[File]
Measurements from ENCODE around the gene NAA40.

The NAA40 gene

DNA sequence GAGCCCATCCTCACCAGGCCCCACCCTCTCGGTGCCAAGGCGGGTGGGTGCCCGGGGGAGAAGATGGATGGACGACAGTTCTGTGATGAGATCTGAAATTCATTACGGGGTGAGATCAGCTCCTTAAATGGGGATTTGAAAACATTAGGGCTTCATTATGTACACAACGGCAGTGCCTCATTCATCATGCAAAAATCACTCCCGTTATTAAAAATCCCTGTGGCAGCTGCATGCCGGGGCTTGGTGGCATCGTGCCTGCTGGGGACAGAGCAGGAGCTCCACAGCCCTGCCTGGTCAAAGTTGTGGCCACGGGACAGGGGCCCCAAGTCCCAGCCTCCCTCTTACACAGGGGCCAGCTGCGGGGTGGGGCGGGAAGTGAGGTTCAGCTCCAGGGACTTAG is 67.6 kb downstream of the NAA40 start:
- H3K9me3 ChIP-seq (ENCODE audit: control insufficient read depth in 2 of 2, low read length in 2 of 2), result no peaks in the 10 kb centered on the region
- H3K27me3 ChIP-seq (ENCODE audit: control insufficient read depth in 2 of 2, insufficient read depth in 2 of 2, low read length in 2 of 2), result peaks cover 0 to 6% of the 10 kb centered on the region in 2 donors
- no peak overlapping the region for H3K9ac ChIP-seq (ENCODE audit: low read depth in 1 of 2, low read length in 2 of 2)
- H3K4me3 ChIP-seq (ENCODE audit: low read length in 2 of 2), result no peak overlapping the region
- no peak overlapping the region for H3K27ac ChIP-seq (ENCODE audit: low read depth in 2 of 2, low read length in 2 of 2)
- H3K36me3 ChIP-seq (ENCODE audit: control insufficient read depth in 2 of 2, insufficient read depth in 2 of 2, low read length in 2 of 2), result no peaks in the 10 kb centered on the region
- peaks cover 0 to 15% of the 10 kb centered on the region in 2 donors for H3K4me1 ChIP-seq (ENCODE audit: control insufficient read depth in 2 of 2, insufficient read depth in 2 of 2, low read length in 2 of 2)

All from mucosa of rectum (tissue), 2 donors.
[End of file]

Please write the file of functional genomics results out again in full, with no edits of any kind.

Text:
Measurements from ENCODE around the gene NAA40.

The NAA40 gene

DNA sequence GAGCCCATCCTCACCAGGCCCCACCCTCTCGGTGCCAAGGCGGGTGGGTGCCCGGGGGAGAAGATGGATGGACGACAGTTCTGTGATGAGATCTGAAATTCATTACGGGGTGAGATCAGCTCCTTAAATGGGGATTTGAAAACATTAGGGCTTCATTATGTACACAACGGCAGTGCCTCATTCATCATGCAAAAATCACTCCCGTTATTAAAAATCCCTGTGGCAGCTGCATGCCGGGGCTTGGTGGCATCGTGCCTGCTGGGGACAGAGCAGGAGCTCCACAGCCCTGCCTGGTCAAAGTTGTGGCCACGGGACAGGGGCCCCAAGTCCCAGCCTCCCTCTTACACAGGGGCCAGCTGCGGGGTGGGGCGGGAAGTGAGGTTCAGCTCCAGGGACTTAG is 67.6 kb downstream of the NAA40 start:
- H3K9me3 ChIP-seq (ENCODE audit: control insufficient read depth in 2 of 2, low read length in 2 of 2), result no peaks in the 10 kb centered on the region
- H3K27me3 ChIP-seq (ENCODE audit: control insufficient read depth in 2 of 2, insufficient read depth in 2 of 2, low read length in 2 of 2), result peaks cover 0 to 6% of the 10 kb centered on the region in 2 donors
- no peak overlapping the region for H3K9ac ChIP-seq (ENCODE audit: low read depth in 1 of 2, low read length in 2 of 2)
- H3K4me3 ChIP-seq (ENCODE audit: low read length in 2 of 2), result no peak overlapping the region
- no peak overlapping the region for H3K27ac ChIP-seq (ENCODE audit: low read depth in 2 of 2, low read length in 2 of 2)
- H3K36me3 ChIP-seq (ENCODE audit: control insufficient read depth in 2 of 2, insufficient read depth in 2 of 2, low read length in 2 of 2), result no peaks in the 10 kb centered on the region
- peaks cover 0 to 15% of the 10 kb centered on the region in 2 donors for H3K4me1 ChIP-seq (ENCODE audit: control insufficient read depth in 2 of 2, insufficient read depth in 2 of 2, low read length in 2 of 2)

All from mucosa of rectum (tissue), 2 donors.